Before Leopard (OS X 10.5), OS X upgrades were famous for making your older machines run more quickly! Jaguar had me with how quickly it opened Classic (OS 9), while Panther and Tiger were purchased breathlessly for the improvements to the operating system they provided that had old machines responding more quickly.
Not so Leopard with its bells and whistles which I rather unfortunately was no longer in a situation that allowed me time to explore.
So I was glad to read that Snow Leopard will improve things under the hood. And at the lowest ever price for an OS upgrade, there was no hesitation on my part when Kevin Lim twittered Snow Leopard’s availability at the US Apple store. I grabbed his URL and changed “us” to “sg” and ordered.
This morning, I received an SMS about delivery which the office reported in by late morning. it was late evening before I could sit down to run the installation. Tomorrow, I will put it through its paces – I have lectures to prepare and practical schedules to write. First, a snooze after an 18-hour day. Then we’ll see if the system is indeed “better. faster, easier… ”
Resting on the wood chip bed on the recently maintained bund at the freshwater pond at the reserve’s visitor centre. Earlier groups had watched them hunting in the river. They took a mid-day nap at well, mid-day and then sprainted a few metres away on the bund before ambling back to the river again at about 12.50pm. Lovely end to our field trip.
Posted via email from otterman’s posterous
Finally got him to give a talk about Malaysia’s big three including the Malayan tiger. Details and registration on NUS Biodiversity Crew blog
Posted via email from otterman’s posterous
My students all have their academic calendars on GCal, so picking date simply needs a plot of the tide on top of a joint view of our calendars. I used Skitch to make a screen grab and plotted the rough times of the tides.
Looks like next Friday is suitable for a day high tide trip. I just have to postpone one appointment for that while the rest appear to be free.
The pre-National Day mangrove cleanup at Lim Chu Kang was back-breaking and the photos will be up later. Thankfully there will be a larger team there in September. as we only made a slight dent today although there was more then 100kg of mainly plastic trash.
A final act after a mangrove cleanup is the cleaning of gloves. These construction gloves can last for years if looked after properly. So although tired and hungry after the morning’s work, Dewi, Dongrong and myself rinse the gloves used that morning by all our participants by stepping on the gloves in the plastic containers at the department’s (NUS Biological Sciences) washing point.
These two ladies joined the International Coastal Cleanup Singapore team when they were undergraduates and like many others in the core team have stayed with the programme. Dewi is the Lim Chu Kang Site Captain and Dongrong is the Education Programme Coordinator. Both have since graduated from NUS Environmental Engineering and are gainfully employed, as engineers working at SMRT and Hyflux respectively.
Later we lay all the gloves out to dry in the sun on the table in front of the Systematics & Ecology Lab. I’ll be back to turn them over. so that they are well toasted! The dry gloves are then packed away into storage until the next cleanup. This maintenance has ensured the gloves last a long time. Some pairs are over a decade old!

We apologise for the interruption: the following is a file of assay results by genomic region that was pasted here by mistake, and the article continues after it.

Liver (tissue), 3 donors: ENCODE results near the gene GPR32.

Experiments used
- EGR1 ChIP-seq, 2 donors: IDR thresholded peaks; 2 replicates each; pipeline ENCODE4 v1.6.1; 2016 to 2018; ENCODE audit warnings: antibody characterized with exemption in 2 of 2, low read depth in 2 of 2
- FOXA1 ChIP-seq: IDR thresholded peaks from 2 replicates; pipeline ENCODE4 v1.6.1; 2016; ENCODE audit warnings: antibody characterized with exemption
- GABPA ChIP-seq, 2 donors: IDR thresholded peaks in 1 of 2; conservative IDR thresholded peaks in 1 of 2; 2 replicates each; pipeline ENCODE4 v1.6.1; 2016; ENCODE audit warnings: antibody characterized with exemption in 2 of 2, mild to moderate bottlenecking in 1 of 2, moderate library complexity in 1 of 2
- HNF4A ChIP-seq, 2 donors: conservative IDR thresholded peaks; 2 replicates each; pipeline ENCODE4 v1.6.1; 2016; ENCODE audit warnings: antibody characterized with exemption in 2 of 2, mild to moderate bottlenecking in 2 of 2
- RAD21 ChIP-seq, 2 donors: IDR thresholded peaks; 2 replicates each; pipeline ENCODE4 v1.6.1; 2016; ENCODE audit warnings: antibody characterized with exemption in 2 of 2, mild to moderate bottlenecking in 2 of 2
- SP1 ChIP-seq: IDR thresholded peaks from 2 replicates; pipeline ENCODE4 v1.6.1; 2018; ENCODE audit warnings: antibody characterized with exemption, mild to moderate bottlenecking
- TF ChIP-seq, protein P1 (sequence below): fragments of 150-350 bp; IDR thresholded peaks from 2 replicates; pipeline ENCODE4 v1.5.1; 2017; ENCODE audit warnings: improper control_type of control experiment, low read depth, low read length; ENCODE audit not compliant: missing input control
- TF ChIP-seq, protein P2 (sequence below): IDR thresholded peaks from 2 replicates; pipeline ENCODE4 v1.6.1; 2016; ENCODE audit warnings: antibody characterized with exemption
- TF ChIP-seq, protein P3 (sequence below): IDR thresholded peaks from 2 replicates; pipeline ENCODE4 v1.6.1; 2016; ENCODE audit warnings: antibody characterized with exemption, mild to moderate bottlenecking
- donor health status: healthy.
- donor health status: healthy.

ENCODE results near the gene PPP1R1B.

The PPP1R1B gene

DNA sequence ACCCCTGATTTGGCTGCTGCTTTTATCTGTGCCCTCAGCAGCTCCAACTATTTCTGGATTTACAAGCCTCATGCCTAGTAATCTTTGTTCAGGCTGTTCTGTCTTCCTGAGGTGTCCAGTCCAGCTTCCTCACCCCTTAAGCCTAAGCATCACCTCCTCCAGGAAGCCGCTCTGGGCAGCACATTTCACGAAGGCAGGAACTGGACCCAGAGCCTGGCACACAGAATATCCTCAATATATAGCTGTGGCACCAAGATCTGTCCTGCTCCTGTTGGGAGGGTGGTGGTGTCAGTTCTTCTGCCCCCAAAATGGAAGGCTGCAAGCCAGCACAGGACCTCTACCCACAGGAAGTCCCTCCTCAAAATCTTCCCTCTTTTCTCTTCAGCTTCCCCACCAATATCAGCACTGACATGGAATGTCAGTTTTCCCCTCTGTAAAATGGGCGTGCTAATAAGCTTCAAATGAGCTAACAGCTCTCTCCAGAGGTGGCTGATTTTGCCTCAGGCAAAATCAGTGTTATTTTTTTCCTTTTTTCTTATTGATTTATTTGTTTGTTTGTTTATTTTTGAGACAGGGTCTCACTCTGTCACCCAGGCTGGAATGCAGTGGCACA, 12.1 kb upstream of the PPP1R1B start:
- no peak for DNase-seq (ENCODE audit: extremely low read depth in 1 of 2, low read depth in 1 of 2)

The Next Generation National Broadband Network promises speeds of 100MBps to 1GBps and the OpenNet consortium has begun installation and management of the fibre-optic grid that will facilitate this.
Sooner or later it’ll come to us all in SIngapore since 60% of homes will be fibred-up by end-2010 and 95% by 2012. I checked my building’s post code and the scheduled installation is in the 40% minority at Jun-Sep 2011 (bleah!).
So when do do the optic fibre cables reach you? Check your neighbourhood for an overview or better still, check your postcode and sign up for an alert at http://rollout.opennet.com.sg/
Ghim Moh’s marked for cabling soon!
Sep 2011? Bleah!
Anyway, in the meantime, you can get ready by practising NOT to stare down a cable.
From Okto Nite:”LOST IMAGES
“Like cracking open a time capsule holding memories of a bygone era, LOST IMAGES presents for the time in Singapore, never seen before footage of our culture and wildlife from as far back as the 50s.
Captured exquisitely on 16mm film, this only known colour film of this period in existence is astonishing in colour, clarity and rich in a variety of subjects, and offers a peek into a lost world.
Take a walk down memory lane at one of the many kampong neighbourhoods that used to dot the island and relive the excitement of spectators at the New Year Sea Sports held along Collyer Quay.
Meet the many Singaporeans who lived in those times and places as they take you on a remarkable journey down memory lane, through their unique personal stories, sharing firsthand accounts of what life was like then.
Above all, get up close and personal with the man behind the lens, Dr. Ivan Polunin. Between 1950 and 1973, Dr. Ivan Polunin, a British physician and a part-time documentary cinematographer for the BBC, shot hours of scenes from Singapore’s colourful society and culture and this vast collection is now revealed for the first time in this documentary feature.
The historical value of this unique and rare archive cannot be overestimated. Contrasted with the amazing changes of our country today, this retrospective documentary will no doubt shine a light on Singapore’s rich, visual history.”